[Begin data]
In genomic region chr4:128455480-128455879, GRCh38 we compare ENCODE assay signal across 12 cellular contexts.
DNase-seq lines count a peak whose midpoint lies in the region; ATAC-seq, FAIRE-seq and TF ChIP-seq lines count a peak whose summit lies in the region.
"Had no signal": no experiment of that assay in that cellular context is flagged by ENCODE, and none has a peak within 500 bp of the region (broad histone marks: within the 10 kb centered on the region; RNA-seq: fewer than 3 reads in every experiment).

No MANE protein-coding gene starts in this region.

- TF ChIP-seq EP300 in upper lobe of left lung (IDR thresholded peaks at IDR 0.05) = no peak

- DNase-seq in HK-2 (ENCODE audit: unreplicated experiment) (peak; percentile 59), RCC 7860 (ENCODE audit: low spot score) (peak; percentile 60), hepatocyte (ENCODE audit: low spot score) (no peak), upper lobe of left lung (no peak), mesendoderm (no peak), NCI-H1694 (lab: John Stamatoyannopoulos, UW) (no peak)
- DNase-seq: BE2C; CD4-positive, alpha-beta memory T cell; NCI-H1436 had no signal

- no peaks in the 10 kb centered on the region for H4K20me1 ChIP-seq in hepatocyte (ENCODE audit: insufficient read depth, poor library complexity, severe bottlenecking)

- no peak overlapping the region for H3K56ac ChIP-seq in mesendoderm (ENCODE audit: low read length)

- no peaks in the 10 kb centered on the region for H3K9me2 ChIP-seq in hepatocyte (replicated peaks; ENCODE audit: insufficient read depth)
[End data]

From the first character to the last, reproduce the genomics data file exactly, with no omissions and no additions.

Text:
In genomic region chr4:128455480-128455879, GRCh38 we compare ENCODE assay signal across 12 cellular contexts.
DNase-seq lines count a peak whose midpoint lies in the region; ATAC-seq, FAIRE-seq and TF ChIP-seq lines count a peak whose summit lies in the region.
"Had no signal": no experiment of that assay in that cellular context is flagged by ENCODE, and none has a peak within 500 bp of the region (broad histone marks: within the 10 kb centered on the region; RNA-seq: fewer than 3 reads in every experiment).

No MANE protein-coding gene starts in this region.

- TF ChIP-seq EP300 in upper lobe of left lung (IDR thresholded peaks at IDR 0.05) = no peak

- DNase-seq in HK-2 (ENCODE audit: unreplicated experiment) (peak; percentile 59), RCC 7860 (ENCODE audit: low spot score) (peak; percentile 60), hepatocyte (ENCODE audit: low spot score) (no peak), upper lobe of left lung (no peak), mesendoderm (no peak), NCI-H1694 (lab: John Stamatoyannopoulos, UW) (no peak)
- DNase-seq: BE2C; CD4-positive, alpha-beta memory T cell; NCI-H1436 had no signal

- no peaks in the 10 kb centered on the region for H4K20me1 ChIP-seq in hepatocyte (ENCODE audit: insufficient read depth, poor library complexity, severe bottlenecking)

- no peak overlapping the region for H3K56ac ChIP-seq in mesendoderm (ENCODE audit: low read length)

- no peaks in the 10 kb centered on the region for H3K9me2 ChIP-seq in hepatocyte (replicated peaks; ENCODE audit: insufficient read depth)